People who devote their weekends to fixing the car seem to spend less time driving than everyone else.  It’s the same with horses, there’s more greasing and polishing than actual riding.  The other day we had to walk my daughter’s Icelandic horse from the stable he lives in during winter to one of the pastures where he grazes in summer.  I still don’t understand why he couldn’t be ridden there, but never mind.

This is the stable on our neighbour’s farm, it’s mostly for cows — a cowshed, in fact. I think it’s pretty.  All Norwegian farm buildings are painted this red except for farmhouses, which are supposed to be white.  The Norwegian cowshed works on a sort of gravity-feed system and they’re the same everywhere in the country.  After it’s harvested, the hay is kept on the top floor in the wooden bit (the hay loft), accessed from a ramp.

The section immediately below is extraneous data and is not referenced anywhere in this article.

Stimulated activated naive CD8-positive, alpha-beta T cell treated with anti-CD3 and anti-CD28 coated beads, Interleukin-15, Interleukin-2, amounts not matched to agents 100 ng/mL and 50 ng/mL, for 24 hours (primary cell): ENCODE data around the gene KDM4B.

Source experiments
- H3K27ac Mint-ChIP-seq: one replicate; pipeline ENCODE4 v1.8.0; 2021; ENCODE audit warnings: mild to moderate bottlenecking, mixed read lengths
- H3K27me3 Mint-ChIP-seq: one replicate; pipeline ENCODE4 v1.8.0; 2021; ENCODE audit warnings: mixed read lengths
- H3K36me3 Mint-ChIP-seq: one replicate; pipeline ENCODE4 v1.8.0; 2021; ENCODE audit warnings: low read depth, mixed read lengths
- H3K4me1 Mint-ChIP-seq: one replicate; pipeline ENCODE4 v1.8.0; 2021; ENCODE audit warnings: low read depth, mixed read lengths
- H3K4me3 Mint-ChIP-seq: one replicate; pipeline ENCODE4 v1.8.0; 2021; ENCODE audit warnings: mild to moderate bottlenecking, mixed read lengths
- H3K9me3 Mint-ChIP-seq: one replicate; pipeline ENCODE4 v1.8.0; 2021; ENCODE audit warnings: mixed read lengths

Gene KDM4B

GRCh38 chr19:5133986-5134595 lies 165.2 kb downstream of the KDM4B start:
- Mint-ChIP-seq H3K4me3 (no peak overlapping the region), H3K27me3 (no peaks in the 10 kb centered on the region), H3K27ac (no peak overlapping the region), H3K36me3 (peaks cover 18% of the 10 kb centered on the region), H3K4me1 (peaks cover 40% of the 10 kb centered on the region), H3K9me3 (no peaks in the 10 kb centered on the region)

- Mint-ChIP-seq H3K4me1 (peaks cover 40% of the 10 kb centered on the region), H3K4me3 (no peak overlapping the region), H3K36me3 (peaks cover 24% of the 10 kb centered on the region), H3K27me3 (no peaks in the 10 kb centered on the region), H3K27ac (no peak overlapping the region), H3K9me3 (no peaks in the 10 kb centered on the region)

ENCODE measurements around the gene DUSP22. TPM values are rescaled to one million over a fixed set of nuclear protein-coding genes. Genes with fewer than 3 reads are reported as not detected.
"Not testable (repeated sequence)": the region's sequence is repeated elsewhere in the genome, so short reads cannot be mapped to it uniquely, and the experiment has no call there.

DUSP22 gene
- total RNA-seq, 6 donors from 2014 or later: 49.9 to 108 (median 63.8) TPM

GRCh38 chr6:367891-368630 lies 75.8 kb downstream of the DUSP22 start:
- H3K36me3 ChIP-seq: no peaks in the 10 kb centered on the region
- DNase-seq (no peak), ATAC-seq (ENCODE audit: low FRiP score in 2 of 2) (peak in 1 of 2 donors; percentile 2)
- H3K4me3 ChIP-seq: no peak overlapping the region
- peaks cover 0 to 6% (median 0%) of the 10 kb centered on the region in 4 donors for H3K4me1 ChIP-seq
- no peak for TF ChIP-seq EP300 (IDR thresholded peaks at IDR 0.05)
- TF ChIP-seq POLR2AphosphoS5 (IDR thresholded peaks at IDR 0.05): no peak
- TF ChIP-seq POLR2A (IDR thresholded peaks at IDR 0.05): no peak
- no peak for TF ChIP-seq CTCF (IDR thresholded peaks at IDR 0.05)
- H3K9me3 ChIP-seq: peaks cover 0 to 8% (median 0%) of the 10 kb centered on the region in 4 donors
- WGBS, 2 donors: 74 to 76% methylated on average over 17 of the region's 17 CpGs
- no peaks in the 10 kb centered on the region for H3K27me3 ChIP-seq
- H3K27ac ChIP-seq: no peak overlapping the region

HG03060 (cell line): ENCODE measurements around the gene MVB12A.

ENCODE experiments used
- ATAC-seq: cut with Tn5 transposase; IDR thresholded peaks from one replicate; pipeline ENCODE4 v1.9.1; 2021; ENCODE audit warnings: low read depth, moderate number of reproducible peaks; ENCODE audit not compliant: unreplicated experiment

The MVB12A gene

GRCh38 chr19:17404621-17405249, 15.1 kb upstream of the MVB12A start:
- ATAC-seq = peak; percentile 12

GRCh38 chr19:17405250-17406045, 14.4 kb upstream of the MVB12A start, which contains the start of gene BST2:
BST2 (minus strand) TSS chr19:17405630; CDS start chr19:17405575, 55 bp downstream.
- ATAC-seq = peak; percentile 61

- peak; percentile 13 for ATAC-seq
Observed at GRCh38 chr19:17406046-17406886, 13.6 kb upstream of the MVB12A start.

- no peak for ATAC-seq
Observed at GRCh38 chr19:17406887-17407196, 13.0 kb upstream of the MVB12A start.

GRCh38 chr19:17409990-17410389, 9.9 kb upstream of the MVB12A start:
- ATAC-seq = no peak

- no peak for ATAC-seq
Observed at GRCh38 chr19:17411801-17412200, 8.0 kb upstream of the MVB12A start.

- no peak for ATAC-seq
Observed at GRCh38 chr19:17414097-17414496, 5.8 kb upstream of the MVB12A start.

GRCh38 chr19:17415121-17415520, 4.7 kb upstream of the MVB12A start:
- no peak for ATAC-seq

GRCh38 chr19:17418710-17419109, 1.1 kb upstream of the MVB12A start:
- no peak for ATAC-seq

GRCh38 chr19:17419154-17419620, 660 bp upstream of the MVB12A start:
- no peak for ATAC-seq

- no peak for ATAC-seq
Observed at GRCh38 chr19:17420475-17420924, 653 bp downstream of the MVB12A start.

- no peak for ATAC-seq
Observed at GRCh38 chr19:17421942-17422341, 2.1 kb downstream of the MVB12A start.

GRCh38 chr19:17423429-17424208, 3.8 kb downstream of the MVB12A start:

stable ramp

Hay is tossed down every day through a hole in the floor to the animals, who live on the masonry ground floor (I suppose it’s warmer in winter).  The manure drops through slats in the floor down to the basement, from which the farmer removes it once a year to spread on the fields.


It’s about a half-mile walk to where the horses are.


And on the way we saw an enormous hare sitting on a ridge.  Alma saw it too:


Having just been washed, the first thing the horse did was roll on his back; it’s what they always do, apparently.


Then he got up and went about his business —  eating, mostly.

Askur 2